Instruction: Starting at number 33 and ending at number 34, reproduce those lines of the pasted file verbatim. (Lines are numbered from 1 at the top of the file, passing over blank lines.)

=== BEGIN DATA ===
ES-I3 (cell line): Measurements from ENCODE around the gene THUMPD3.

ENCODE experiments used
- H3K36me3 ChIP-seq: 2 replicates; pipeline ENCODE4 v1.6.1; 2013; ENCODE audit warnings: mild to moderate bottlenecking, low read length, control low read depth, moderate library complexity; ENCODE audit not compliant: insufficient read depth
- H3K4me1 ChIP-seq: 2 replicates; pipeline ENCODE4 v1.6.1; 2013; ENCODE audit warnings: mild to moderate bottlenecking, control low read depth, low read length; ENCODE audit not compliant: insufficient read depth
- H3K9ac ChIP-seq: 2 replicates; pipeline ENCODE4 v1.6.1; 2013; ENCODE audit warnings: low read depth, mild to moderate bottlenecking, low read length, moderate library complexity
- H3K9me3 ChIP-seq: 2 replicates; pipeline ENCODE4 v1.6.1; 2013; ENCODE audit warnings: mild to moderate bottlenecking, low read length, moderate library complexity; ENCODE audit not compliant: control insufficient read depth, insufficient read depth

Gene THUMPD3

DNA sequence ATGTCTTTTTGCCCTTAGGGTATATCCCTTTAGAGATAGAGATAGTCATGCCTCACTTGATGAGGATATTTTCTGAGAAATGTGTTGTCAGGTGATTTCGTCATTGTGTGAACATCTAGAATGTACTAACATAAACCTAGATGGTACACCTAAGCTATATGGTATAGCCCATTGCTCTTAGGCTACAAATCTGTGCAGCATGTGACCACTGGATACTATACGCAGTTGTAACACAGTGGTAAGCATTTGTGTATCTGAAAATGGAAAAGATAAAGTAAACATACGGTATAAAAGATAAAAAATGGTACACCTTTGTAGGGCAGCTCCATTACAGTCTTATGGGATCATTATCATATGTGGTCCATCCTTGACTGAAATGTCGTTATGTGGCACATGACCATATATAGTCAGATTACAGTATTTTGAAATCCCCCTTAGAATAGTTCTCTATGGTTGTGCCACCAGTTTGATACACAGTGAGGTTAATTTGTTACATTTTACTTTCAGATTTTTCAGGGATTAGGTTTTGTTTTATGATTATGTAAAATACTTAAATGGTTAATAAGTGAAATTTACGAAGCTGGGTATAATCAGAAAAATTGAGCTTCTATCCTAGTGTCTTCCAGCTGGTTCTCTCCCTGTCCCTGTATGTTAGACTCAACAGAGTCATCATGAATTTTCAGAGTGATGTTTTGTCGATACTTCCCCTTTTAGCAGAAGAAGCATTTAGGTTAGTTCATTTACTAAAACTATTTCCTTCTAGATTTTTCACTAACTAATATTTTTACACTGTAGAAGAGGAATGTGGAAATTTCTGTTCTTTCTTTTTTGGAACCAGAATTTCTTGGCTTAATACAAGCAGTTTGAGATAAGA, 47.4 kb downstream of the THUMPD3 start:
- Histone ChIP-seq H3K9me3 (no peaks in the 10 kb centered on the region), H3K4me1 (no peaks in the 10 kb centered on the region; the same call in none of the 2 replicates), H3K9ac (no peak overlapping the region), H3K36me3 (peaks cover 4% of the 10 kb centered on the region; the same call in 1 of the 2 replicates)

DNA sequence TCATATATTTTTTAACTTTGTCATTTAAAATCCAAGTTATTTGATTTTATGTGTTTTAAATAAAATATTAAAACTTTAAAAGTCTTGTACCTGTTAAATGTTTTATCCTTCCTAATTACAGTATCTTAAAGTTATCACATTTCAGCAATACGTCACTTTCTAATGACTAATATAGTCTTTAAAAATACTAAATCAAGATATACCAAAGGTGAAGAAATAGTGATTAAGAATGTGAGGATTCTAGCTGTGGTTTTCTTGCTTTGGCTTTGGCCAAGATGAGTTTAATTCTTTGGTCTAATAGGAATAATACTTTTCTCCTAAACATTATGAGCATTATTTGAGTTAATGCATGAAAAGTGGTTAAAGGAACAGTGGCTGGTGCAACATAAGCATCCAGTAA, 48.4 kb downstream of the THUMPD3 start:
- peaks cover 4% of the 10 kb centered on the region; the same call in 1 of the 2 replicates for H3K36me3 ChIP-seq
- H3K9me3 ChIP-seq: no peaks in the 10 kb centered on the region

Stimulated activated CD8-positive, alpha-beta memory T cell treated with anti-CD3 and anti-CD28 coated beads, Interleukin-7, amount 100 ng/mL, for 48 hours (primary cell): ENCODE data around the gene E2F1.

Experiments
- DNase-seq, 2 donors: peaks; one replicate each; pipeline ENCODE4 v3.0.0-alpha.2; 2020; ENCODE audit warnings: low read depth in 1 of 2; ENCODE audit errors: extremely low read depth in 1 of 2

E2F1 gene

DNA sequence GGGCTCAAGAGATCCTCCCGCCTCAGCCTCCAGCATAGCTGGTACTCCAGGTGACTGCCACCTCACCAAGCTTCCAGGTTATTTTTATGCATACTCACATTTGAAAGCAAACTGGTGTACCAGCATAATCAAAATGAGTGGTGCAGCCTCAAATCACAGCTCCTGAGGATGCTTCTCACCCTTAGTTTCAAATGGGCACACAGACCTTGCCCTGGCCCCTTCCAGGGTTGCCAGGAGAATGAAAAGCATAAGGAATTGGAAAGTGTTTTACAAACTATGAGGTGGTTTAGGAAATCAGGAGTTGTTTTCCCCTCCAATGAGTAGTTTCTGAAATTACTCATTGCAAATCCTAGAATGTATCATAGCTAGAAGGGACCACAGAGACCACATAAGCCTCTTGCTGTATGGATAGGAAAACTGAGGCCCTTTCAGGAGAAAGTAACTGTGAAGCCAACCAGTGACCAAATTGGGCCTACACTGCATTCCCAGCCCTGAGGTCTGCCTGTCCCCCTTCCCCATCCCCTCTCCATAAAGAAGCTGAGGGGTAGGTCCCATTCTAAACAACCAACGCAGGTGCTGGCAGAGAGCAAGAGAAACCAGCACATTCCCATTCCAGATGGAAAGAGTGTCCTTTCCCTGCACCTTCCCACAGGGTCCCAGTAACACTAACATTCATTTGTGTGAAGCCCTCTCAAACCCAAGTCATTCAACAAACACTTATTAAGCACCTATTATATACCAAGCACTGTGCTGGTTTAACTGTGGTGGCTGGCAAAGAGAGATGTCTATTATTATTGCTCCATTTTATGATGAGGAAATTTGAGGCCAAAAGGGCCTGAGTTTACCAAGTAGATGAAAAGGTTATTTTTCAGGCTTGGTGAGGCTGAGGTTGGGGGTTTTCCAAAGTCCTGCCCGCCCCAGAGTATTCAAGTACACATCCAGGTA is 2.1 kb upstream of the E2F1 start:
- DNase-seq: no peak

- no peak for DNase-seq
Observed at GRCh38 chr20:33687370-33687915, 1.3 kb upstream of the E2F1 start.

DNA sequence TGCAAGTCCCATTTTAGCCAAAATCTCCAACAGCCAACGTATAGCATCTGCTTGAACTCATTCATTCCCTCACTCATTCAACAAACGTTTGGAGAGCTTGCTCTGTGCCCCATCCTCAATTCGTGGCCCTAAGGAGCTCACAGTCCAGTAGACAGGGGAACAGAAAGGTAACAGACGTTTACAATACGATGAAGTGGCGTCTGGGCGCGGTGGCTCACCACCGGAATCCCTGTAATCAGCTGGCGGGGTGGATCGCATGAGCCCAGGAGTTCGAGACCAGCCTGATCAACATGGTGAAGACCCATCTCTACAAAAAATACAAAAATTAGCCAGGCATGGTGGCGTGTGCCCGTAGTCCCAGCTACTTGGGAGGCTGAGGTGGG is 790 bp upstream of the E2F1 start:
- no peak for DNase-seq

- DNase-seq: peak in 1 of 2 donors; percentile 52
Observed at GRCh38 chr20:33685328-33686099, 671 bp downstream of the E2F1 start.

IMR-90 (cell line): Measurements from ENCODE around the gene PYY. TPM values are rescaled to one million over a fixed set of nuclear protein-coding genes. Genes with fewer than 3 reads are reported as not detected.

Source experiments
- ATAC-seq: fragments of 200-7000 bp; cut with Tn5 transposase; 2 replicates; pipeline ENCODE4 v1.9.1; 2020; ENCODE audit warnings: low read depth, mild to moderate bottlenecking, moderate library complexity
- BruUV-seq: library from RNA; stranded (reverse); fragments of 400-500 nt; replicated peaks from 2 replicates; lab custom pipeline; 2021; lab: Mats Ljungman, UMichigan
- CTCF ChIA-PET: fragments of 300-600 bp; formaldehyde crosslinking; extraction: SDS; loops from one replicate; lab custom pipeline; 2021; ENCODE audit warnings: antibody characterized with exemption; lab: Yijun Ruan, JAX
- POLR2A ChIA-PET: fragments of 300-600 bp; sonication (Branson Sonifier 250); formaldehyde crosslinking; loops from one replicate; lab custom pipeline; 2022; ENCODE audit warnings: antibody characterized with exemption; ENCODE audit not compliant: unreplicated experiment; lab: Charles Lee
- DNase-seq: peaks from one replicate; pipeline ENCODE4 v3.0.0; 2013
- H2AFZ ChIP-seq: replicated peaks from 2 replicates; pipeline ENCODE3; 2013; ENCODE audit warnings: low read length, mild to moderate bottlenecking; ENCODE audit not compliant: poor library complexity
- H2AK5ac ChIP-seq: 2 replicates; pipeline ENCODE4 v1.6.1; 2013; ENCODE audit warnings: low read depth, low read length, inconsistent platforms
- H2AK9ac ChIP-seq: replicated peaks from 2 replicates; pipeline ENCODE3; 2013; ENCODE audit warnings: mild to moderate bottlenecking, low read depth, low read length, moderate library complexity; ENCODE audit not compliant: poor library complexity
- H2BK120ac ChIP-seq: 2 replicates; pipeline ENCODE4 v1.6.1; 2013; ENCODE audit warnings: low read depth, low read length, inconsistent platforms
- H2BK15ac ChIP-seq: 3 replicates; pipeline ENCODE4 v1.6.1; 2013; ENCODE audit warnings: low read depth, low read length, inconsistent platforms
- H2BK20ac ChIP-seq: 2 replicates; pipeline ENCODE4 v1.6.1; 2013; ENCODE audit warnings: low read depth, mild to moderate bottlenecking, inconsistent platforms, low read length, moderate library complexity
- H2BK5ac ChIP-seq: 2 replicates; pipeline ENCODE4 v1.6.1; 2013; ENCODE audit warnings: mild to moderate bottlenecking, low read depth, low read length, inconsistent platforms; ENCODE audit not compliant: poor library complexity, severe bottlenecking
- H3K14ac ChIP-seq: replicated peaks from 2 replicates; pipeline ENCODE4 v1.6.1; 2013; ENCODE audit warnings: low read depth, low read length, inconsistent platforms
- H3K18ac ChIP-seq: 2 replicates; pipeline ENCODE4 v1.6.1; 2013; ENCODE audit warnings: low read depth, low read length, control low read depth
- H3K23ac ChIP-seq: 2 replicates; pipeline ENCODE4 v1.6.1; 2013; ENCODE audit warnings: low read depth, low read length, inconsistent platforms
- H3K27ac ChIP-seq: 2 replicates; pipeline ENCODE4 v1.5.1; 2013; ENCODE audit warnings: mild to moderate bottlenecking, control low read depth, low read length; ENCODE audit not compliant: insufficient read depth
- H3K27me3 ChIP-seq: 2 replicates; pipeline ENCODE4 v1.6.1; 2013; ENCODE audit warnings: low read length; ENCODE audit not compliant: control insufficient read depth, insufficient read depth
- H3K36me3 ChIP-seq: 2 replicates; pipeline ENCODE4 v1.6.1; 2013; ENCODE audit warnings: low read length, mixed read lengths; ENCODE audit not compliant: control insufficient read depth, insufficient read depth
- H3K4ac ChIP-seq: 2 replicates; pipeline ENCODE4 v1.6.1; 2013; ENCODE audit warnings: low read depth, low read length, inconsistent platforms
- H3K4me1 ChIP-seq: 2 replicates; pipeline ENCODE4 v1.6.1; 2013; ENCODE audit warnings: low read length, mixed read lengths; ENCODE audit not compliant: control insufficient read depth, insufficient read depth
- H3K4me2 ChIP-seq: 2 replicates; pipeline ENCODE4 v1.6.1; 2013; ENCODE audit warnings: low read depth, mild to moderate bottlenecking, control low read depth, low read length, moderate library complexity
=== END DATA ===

- H2AK5ac ChIP-seq: 2 replicates; pipeline ENCODE4 v1.6.1; 2013; ENCODE audit warnings: low read depth, low read length, inconsistent platforms
- H2AK9ac ChIP-seq: replicated peaks from 2 replicates; pipeline ENCODE3; 2013; ENCODE audit warnings: mild to moderate bottlenecking, low read depth, low read length, moderate library complexity; ENCODE audit not compliant: poor library complexity